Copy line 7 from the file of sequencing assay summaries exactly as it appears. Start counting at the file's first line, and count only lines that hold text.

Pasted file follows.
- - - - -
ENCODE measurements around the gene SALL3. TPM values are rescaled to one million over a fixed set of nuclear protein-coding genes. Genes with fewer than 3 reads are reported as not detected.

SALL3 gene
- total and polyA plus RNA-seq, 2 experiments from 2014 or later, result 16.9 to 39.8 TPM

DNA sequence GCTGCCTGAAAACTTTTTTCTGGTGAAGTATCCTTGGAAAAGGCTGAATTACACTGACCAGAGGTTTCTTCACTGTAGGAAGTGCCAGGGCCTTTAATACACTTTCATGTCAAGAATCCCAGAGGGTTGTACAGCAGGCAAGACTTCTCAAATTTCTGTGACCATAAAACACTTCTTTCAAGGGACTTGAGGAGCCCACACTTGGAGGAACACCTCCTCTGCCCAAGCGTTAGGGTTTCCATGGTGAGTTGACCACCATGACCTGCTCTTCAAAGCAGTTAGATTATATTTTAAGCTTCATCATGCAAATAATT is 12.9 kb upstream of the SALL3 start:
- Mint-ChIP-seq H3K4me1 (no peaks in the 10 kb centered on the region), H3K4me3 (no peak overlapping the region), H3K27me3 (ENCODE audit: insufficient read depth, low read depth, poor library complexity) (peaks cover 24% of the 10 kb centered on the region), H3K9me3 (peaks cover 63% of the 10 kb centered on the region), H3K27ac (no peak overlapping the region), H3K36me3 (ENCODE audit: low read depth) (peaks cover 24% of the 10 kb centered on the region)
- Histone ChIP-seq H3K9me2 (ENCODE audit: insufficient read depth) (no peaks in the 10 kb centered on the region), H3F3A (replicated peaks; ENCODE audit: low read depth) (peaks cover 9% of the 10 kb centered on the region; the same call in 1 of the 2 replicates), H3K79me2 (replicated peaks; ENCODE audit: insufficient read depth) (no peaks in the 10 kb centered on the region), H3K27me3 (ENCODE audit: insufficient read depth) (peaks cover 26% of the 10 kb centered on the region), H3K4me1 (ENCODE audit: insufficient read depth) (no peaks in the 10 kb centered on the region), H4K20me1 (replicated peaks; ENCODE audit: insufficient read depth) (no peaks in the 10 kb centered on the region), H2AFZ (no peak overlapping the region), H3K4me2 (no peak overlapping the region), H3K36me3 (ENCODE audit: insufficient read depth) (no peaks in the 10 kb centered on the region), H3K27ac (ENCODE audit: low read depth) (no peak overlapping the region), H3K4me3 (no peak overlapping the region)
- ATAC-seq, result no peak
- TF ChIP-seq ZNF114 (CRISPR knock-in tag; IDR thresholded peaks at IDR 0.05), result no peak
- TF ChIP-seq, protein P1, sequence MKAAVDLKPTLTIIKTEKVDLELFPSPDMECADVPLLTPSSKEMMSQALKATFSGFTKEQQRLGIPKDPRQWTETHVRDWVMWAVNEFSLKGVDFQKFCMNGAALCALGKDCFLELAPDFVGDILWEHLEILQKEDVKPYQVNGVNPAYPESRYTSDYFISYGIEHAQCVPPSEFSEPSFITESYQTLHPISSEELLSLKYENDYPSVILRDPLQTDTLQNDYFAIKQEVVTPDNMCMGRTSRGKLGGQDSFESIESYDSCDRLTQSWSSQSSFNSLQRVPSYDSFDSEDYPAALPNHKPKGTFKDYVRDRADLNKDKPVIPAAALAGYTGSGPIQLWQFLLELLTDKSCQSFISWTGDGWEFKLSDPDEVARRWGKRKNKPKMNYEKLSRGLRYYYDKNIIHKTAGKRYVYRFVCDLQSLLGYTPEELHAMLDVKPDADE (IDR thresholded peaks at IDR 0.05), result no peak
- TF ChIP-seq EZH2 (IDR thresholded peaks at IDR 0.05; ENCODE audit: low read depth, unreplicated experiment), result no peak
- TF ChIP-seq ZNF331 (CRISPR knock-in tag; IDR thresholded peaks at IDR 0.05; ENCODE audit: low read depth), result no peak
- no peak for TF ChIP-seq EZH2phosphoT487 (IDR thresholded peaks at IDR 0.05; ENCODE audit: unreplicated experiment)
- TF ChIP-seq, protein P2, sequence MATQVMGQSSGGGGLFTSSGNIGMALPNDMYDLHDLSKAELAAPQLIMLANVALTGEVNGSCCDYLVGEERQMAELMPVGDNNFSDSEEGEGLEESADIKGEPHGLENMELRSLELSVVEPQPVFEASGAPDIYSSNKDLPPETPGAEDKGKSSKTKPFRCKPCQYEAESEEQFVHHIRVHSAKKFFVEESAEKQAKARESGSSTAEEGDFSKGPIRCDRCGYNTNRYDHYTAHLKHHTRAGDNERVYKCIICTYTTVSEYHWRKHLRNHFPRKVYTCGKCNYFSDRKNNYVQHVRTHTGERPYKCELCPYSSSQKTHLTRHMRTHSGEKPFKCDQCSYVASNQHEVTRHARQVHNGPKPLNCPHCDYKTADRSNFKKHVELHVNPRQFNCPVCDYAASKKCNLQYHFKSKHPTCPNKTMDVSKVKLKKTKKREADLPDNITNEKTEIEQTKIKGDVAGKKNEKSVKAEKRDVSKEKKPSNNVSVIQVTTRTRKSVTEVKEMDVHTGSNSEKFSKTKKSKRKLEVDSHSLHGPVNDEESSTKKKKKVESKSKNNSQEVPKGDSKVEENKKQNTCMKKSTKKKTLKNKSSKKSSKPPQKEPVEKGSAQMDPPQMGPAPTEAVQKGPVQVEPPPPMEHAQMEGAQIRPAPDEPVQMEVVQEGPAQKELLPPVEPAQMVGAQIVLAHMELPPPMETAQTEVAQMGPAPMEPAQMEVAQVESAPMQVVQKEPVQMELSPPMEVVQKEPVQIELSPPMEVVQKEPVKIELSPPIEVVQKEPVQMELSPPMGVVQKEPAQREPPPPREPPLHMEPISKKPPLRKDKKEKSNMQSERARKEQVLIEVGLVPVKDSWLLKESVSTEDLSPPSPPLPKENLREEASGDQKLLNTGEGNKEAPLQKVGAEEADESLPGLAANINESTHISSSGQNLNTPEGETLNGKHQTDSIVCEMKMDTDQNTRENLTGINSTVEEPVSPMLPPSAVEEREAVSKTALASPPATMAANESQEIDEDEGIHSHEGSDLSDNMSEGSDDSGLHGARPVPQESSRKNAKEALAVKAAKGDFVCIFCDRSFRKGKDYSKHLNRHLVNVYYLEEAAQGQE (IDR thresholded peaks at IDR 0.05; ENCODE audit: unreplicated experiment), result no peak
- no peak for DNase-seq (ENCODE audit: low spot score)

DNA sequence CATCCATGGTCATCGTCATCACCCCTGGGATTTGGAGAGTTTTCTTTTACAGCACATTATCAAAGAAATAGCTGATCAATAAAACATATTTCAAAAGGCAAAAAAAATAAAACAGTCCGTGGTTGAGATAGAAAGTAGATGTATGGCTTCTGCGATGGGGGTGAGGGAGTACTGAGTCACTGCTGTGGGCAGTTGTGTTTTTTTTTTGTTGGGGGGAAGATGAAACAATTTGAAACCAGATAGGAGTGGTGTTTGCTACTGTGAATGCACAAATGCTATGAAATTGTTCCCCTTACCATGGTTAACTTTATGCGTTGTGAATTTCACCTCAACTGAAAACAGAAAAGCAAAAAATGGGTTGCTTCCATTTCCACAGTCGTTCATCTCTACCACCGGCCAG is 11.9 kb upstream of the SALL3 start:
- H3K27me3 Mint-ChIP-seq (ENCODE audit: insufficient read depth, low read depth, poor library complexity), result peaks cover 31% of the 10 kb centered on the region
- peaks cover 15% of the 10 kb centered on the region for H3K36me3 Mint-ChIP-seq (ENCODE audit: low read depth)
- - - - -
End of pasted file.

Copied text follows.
- ATAC-seq, result no peak